Personal Safety

By: Paul Hanson Executive Staff

Earlier this year we sent out a safety topic regarding cargo and truck theft. While it is important to keep your cargo secure, don’t forget about your personal safety. Truck and cargo thefts as well as hijackings are on the rise and November and December are traditionally exceptionally dangerous months. Here are a few things you can do to minimize your risks:

  1. Carry only a small amount of cash. Convert any cash payments to money orders or deposit as soon as possible.
  2. Avoid parking in secluded, poorly lighted areas, especially at night.
  3. Have a personal security plan in place before stopping.
  4. Try to look like you know where you are going and what you are doing at all times. Looking confused or lost makes you easy prey for an attack. Have your route planned before you leave.
  5. Check your mirrors and look outside your vehicle prior to exiting.
  6. Stay alert as you walk to your vehicle. If anyone appears suspicious or seems to be following you, head for a lighted, heavily populated area.
  7. Don’t spend time by your vehicle looking for your keys, have them in hand ready to go.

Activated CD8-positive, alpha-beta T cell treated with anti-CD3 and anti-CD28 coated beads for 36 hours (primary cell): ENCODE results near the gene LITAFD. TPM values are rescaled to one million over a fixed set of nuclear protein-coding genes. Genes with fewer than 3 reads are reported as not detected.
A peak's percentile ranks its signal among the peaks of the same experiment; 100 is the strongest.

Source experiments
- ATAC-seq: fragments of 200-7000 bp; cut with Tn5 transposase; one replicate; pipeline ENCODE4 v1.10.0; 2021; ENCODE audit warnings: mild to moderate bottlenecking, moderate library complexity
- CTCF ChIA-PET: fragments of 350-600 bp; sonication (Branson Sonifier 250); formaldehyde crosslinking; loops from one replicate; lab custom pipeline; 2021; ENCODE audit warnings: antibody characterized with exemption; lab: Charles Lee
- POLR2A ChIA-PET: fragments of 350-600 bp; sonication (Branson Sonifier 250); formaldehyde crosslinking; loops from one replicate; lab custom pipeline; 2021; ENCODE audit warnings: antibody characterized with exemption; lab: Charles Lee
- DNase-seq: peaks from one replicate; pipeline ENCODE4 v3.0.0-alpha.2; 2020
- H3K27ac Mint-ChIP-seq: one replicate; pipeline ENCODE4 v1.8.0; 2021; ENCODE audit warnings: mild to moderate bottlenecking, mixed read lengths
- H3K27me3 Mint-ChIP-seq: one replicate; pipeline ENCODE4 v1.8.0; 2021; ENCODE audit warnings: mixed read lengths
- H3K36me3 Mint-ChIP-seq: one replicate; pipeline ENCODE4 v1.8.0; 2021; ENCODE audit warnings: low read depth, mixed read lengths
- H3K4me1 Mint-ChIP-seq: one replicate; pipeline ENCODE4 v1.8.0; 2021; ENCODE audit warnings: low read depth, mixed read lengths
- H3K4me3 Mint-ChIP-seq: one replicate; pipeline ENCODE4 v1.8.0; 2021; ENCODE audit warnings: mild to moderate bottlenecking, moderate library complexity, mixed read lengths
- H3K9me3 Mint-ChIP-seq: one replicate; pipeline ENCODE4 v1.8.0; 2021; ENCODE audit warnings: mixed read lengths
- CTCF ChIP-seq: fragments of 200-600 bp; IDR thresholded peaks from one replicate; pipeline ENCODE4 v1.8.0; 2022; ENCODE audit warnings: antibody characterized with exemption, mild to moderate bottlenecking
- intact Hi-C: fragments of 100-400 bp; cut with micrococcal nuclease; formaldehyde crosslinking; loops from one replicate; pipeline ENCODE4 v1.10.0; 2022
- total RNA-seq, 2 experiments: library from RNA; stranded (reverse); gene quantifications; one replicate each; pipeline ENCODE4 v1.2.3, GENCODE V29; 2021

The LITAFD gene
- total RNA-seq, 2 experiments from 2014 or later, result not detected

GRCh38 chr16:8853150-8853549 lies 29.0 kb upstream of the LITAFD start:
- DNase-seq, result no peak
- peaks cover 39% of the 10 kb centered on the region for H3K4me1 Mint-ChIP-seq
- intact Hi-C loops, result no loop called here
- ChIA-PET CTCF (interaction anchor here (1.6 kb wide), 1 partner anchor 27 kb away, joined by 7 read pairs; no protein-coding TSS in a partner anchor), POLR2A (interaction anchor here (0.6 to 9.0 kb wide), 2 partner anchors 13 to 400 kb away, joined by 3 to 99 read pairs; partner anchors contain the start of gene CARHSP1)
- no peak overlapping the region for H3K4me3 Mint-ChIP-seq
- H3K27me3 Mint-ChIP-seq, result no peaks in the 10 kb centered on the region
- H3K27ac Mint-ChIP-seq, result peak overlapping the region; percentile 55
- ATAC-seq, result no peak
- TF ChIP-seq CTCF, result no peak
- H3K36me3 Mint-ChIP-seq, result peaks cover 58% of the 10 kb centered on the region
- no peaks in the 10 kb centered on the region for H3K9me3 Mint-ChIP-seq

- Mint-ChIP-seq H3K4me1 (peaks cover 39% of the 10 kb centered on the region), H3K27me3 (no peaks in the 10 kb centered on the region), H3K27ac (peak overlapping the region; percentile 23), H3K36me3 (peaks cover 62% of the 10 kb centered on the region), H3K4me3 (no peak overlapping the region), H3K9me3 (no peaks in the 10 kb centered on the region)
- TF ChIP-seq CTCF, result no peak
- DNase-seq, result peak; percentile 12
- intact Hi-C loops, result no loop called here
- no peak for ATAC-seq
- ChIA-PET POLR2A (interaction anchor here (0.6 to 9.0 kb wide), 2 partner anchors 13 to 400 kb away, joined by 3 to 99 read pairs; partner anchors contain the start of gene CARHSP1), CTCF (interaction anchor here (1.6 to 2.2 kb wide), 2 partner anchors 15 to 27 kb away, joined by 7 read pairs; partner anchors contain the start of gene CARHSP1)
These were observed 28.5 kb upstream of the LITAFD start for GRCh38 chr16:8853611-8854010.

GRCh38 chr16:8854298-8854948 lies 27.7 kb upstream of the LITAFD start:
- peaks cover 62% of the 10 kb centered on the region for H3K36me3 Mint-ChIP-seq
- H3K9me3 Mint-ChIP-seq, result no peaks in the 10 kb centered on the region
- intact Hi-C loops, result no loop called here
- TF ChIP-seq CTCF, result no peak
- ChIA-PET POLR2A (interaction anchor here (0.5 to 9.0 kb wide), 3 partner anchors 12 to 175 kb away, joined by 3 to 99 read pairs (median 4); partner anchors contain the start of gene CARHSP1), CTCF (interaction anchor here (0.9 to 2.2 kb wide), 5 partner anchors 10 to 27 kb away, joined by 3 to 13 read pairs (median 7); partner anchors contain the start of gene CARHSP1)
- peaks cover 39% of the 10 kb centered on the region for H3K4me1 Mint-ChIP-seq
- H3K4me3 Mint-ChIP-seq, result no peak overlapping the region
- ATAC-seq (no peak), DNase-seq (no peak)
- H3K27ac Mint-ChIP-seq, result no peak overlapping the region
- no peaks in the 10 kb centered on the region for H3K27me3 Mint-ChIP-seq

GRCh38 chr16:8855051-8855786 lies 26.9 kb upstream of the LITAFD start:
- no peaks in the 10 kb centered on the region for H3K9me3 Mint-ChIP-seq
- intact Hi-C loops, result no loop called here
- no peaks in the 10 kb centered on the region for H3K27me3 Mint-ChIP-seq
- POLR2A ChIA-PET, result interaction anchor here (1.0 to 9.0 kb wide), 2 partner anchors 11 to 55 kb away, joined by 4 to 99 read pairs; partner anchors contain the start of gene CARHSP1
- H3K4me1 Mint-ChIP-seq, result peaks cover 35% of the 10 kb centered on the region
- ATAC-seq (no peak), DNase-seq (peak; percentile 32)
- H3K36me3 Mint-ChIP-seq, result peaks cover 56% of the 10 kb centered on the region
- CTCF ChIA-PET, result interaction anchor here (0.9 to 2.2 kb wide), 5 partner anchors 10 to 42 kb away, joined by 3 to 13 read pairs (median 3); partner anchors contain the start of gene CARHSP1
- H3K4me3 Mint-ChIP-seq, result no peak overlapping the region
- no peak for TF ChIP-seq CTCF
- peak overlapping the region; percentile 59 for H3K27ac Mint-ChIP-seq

8. While on the road, be alert for “bump and rob” technique. If another vehicle bumps you, don’t get out unless there are several people around. Instead motion for the other driver to follow you, drive to a well lighted safe area to discuss the accident.
  9. Avoid conversations with strangers. What seems like an innocent request for a cigarette or directions can lead to you being robbed or injured.
  10. If you haul target loads (like computers or high value electronics) vary your route. You don’t want to run the same route and times as you can become an easy target.
  11. When hauling high value products keep your load and destination to yourself and on a “need to know” basis.
  12. Be especially watchful immediately after picking up your load. The majority of hijackings occur within a few miles of the pickup point. Freeway on-and off-ramps are particularly dangerous.
  13. Carry information on your person concerning the ID of the tractor and trailers including license numbers. Law enforcement can’t report your truck stolen without this information.
  14. Should a hijacking occur, experts recommend that the drivers do not resist the thieves. Giving up the truck often goes against a trucker’s natural instincts, especially if it is an owner-operator. The load is not worth your life. Besides, most hijackers are interested in the cargo, not the truck. The equipment often is found soon after the incident.

Any questions or comments can be directed to our claims department.